“Sexual violence against children is thus wrongful because it invades their personal autonomy, violates their bodily and sexual integrity, and gravely wounds their dignity.”
The decision brought into sharp focus the fact that all sexual abuse of children is violence.Not just wrong but sexual violence.Defence counsel now cannot suggest that any act of sexual abuse by an adult to a child is not violent, even if it does not involve any physical contact at all (a more common occurrence in internet luring situations).The wiggle room is gone:
“any physical contact of a sexual nature with a child always constitutes a wrongful act of physical and psychological violence even if it is not accompanied by additional physical violence and does not result in physical or psychological injury. Courts must always give effect to this inherent violence since it forms an integral component of the normative character of the offender’s conduct”, and:
“As we have explained, any manner of physical sexual contact between an adult and a child is inherently violent and has the potential to cause harm. Even in child luring cases where all interactions occur online, the offender’s conduct can constitute a form of psychological, sexual violence that has the potential to cause serious harm.”
Thus, any type of sexual interaction between children and adults is always non-consensual and always inherently violent by its nature.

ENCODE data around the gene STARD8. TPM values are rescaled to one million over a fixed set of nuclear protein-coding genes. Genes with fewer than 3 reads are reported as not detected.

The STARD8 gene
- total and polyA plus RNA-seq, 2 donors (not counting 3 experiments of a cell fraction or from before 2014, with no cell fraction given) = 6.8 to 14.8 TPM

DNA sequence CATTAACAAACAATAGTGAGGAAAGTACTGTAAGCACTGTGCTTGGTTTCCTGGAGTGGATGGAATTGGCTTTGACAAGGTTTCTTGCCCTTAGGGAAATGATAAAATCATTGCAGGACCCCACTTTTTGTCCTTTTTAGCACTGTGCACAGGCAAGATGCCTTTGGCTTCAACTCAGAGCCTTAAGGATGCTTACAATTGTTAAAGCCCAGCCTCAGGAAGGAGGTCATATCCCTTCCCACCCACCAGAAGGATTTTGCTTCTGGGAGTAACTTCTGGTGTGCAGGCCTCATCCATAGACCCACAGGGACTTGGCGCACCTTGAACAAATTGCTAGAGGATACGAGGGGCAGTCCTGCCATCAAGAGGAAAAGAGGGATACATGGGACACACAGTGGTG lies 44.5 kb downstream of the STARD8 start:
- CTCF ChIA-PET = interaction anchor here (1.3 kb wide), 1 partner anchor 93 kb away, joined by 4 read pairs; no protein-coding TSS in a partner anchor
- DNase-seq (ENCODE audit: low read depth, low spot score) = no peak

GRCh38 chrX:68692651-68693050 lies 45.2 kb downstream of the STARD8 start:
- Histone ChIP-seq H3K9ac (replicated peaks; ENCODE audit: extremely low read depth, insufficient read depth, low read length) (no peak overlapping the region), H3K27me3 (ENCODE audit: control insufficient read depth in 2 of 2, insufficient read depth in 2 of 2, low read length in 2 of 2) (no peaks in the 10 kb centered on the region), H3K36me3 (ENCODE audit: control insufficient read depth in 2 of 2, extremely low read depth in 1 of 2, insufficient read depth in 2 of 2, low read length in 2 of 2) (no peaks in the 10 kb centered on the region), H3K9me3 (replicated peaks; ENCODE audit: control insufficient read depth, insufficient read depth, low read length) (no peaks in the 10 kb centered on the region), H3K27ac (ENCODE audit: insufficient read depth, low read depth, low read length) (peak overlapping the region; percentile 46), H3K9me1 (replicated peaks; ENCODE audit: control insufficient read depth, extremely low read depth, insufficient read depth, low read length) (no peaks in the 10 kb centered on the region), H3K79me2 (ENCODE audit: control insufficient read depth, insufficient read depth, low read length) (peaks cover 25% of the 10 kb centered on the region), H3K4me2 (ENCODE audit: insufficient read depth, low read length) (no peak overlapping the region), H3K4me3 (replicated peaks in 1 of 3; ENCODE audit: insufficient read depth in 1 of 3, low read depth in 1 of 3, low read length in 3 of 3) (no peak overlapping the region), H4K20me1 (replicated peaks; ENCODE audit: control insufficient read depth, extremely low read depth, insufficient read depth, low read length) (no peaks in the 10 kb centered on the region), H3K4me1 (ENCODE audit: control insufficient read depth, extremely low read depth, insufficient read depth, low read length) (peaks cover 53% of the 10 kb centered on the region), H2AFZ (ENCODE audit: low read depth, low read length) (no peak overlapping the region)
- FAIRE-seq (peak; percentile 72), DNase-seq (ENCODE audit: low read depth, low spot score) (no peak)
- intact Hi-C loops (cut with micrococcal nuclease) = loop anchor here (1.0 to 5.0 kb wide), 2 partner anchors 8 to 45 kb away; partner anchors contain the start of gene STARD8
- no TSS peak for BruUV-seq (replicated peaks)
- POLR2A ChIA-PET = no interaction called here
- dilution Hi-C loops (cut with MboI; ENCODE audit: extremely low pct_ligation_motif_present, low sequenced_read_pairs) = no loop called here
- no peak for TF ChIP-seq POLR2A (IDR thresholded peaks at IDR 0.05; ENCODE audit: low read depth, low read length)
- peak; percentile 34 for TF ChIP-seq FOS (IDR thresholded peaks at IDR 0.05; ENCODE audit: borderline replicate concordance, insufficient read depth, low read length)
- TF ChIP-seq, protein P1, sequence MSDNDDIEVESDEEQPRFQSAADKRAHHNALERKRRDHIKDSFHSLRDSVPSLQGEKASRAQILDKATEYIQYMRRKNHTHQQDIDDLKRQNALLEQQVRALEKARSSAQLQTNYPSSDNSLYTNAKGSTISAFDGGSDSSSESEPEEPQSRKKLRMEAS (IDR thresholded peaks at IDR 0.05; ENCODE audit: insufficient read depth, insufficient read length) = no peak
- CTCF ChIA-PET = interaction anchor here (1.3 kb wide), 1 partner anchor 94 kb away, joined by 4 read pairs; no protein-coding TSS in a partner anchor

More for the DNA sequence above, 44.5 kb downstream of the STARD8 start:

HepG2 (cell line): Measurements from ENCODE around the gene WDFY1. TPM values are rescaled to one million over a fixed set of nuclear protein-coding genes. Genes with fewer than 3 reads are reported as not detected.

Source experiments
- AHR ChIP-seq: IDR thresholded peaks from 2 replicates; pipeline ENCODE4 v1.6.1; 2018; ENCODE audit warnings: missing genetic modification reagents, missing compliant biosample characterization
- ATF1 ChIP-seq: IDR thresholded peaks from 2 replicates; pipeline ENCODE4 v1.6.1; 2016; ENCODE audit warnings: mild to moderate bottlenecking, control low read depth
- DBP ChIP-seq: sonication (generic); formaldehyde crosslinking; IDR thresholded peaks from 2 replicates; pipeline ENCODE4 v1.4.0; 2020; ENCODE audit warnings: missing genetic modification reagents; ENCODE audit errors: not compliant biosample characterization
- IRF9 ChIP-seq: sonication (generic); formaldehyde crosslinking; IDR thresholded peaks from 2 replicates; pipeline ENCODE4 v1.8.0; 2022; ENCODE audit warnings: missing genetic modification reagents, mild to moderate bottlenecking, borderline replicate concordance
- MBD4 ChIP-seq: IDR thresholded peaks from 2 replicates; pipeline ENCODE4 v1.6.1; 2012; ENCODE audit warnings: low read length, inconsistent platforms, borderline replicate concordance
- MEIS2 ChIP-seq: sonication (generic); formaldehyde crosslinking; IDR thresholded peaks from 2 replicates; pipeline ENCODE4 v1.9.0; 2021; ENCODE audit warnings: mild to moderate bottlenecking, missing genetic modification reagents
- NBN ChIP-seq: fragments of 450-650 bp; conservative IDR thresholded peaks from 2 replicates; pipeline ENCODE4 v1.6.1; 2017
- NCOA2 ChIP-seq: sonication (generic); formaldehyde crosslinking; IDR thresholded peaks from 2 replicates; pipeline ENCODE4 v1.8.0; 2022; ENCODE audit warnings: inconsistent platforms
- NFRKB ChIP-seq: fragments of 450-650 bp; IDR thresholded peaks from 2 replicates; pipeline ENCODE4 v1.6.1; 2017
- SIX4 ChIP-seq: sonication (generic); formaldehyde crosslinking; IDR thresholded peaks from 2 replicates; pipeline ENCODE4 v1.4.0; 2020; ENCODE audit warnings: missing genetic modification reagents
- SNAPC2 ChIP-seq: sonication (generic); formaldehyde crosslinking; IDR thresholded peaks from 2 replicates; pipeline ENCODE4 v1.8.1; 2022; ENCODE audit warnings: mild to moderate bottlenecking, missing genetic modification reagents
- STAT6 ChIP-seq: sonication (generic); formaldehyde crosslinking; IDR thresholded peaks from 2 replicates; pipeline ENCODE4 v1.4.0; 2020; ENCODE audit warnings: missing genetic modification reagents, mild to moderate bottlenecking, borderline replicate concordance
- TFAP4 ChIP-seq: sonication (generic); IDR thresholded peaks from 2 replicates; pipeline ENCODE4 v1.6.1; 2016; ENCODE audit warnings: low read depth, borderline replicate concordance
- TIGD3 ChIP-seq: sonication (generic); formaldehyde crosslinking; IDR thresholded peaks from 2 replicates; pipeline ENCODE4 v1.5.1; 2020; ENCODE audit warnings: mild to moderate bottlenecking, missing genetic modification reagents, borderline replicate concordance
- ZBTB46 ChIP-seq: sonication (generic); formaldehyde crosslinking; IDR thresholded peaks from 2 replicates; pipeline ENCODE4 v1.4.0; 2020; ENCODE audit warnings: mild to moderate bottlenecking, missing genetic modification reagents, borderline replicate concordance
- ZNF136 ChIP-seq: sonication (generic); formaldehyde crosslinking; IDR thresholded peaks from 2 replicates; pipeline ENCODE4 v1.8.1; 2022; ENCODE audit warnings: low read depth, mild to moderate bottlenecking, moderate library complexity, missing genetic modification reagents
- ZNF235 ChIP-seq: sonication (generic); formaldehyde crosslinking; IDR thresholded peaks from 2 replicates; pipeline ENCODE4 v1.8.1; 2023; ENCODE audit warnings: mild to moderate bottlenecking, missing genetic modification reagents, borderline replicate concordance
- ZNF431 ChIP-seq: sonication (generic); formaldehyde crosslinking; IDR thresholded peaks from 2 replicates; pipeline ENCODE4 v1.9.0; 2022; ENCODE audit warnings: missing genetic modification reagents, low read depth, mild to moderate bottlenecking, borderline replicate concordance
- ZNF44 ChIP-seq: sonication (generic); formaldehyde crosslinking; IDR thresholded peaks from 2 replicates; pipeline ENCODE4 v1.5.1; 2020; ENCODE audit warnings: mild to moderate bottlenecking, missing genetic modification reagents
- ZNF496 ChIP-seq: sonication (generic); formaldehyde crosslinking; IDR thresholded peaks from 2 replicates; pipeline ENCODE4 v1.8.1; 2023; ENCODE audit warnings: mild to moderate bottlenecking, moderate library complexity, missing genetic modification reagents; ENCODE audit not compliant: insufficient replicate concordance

Recognizing that many courts are not yet applying appropriate modern standards to the handling of sexual abuse cases involving children, the court directs them to do so immediately, and bars them from relying on outdated stereotypes to deny survivors justice:
“Courts must also take the modern recognition of the wrongfulness and harmfulness of sexual violence against children into account when determining the offender’s degree of responsibility. They must not discount offenders’ degree of responsibility by relying on stereotypes that minimize the harmfulness or wrongfulness of sexual violence against children.”
Lastly, and perhaps most importantly, the court directs that not just judges, prosecutors, police, and health care professionals play a role in eliminating and reducing the harm of this scourge, but that we all do.And that direction particularly applies to the members of the legal profession who deal with cases involving sexual violence against minors.
The court opined:
“We wish to make clear at the outset of our discussion of these sentencing principles that we recognize that criminal justice responses alone cannot solve the problem of sexual violence against children. Rather, guaranteeing children in Canada a childhood free of sexual violence requires coordinated action by all levels of government and by civil society across policy domains as diverse as healthcare, education, and child welfare.”
If defence lawyers want to be part of civil society, they, too, have a role to play in solving the problem of sexual violence against children.Rather than engaging in personal attacks, rough house tactics and delaying cases (which only prolongs the suffering of the survivors), they must choose to treat these people with dignity and respect and help effectively shepherd these cases to a swift and fair conclusion.
Gamesmanship has no place in cases where a child has been the victim of sexual violence.It appears that some lawyers in the civil defence bar have not gotten the message.
Until they do it will be up to judges to force them kicking and screaming into the modern era.